Wednesday, February 20, 2013

Italy's former military intelligence chief was sentenced to 10 years in jail on Tuesday for his role in the kidnapping of an Egyptian Muslim cleric in an operation organized by the United States.
An American former CIA station chief was this month sentenced in absentia to seven years in jail after imam Abu Omar was snatched from a Milan street in 2003 and flown to Egypt for interrogation during the United States' "war on terror".
For the CIA, it is quite clear how explosive the Italian case is for them. At the outset of the investigation, all Spataro had was a list of over 10,000 different cell phone calls. Using that as a basis, and with the help of meticulous research, he produced the entire indictment. At the beginning he believed that only the CIA was involved in the operation -- at the end seven Italian agents also stood in court. 
The length of Spataro's final speech to the court alone showed just how extensive his investigations had been. The first part at the beginning of October lasted seven hours by itself, the second part almost nine. He described the course of the investigation to the court using an elaborate PowerPoint presentation. "Otherwise nobody would have understood it," he said. 
His opponents have repeatedly tried to stop him. Spataro also investigated the actions of his own government. During the trial, he revealed details of the cooperation between Italian and US intelligence. In March, the Italian Constitutional Court ruled, at the behest of Silvio Berlusconi's government, that all the documents which concerned relations between the intelligence services were state secrets. This was a serious blow for Spataro, as it meant he could no longer use much of the evidence relating to the involvement of Italian agents in the operation. That evidence included recorded phone calls and the testimony of several witnesses, including the former SISMI boss Gianfranco Battelli. Battelli had said that Jeff Castelli, the then-CIA station chief in Rome, had asked him in a conversation to cooperate with the kidnapping of terror suspects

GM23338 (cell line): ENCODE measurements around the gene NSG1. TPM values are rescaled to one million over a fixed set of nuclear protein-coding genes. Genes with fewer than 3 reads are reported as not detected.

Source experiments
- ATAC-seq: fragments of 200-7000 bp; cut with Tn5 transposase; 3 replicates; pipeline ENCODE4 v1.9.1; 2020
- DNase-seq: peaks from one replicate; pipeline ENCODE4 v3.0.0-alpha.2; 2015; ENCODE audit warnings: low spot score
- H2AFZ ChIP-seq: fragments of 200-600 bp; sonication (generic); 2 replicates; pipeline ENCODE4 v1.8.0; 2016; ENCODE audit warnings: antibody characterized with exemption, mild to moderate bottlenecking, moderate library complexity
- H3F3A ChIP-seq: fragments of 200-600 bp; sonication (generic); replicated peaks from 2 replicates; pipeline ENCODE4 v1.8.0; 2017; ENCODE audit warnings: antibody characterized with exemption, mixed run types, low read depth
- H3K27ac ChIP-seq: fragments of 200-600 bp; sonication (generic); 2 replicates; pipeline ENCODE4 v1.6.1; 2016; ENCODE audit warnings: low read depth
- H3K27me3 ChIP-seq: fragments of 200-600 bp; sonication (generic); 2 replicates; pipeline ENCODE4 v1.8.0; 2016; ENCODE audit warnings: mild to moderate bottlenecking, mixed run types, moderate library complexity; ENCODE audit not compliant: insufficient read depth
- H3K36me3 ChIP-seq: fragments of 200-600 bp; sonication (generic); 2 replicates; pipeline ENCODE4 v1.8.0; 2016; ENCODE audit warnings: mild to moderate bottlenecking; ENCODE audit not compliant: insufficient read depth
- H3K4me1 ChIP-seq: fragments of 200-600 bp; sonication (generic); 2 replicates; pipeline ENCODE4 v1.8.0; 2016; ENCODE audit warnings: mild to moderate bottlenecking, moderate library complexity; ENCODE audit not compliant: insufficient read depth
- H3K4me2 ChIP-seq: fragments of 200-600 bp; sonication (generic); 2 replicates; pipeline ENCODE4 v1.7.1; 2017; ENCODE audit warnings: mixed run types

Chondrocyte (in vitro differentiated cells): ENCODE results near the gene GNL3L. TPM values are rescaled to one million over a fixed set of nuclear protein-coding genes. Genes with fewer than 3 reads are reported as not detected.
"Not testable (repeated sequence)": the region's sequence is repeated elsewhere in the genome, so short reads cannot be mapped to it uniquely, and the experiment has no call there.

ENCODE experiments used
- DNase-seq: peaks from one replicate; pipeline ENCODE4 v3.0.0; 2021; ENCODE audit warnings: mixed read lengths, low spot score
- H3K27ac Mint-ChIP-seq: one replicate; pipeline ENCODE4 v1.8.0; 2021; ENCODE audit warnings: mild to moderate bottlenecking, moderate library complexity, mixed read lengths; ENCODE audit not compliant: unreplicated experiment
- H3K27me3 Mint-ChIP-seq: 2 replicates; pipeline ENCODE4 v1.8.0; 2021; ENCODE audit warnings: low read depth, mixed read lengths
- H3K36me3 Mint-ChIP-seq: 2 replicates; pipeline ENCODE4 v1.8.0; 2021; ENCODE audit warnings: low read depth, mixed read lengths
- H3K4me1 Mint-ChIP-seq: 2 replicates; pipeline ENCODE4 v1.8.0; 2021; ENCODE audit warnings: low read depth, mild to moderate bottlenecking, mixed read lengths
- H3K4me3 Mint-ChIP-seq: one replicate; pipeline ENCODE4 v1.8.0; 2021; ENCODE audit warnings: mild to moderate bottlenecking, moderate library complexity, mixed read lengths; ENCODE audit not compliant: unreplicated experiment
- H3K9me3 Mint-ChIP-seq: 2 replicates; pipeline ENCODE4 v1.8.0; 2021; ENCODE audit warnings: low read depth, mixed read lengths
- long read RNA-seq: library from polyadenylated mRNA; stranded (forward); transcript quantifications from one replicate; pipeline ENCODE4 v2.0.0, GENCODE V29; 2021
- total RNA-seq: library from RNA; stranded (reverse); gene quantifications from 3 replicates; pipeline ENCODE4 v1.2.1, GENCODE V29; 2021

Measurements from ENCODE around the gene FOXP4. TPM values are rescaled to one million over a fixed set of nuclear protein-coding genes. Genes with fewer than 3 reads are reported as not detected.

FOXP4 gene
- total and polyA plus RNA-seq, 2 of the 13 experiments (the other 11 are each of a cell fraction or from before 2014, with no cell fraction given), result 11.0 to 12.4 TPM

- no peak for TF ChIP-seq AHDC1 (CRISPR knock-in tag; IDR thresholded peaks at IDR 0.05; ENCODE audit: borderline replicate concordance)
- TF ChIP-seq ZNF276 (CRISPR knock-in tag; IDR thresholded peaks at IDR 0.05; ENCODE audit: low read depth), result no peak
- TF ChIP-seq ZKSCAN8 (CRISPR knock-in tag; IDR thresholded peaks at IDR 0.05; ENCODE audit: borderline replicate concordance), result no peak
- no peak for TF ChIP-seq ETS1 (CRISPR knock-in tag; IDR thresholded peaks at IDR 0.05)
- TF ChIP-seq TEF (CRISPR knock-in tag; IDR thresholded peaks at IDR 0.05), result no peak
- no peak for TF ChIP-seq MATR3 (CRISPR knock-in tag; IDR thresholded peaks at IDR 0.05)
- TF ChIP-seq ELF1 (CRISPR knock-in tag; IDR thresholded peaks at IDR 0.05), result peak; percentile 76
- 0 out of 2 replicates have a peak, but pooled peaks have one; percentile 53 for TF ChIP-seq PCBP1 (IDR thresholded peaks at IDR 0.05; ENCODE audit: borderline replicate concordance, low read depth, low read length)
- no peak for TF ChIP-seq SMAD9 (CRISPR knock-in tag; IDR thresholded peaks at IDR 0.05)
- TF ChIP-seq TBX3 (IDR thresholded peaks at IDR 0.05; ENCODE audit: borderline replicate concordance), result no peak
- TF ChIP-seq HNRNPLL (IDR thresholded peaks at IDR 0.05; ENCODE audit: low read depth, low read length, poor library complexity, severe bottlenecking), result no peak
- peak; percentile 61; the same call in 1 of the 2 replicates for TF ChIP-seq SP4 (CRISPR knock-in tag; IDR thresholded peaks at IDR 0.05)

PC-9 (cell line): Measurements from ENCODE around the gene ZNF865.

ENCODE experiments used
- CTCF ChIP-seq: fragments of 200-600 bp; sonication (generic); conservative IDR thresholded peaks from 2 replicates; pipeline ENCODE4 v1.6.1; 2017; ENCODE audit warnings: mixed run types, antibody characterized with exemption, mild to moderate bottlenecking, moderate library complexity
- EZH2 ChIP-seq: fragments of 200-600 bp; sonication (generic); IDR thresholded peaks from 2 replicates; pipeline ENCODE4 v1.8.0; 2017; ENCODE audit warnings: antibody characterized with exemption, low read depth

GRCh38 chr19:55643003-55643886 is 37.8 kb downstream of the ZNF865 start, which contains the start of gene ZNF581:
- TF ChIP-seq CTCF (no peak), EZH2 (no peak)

...The defense attorneys had attacked the prosecutor by saying his whole case was inadequate and was based on a permanent violation of state secrets. They had called for acquittals across the board. 
In that respect, Judge Magi did not only decide on Wednesday about the guilt or innocence of the Italian and American agents and not only about the legality of kidnapping in the fight against terrorism. He also delivered a verdict as to whether a European government can use the pretext of state secrets to avoid being accountable before the law.
Prosecutor on Rendition Case: Kidnapping a 'Disgrace And Should Be Prosecuted'
A German prosecutor who investigated the CIA's kidnapping of Egyptian cleric Abu Omar in 2003 under the infamous rendition program tells SPIEGEL how he had to close the case due to a lack of information from US organizations. He says the kidnapping was a "disgrace" and that he would have filed indictments, if he had been able to.
Again: Adrian Vermeule... would have... none of it.
"Experts" do not understand democracy. They don't even understand inquiry.

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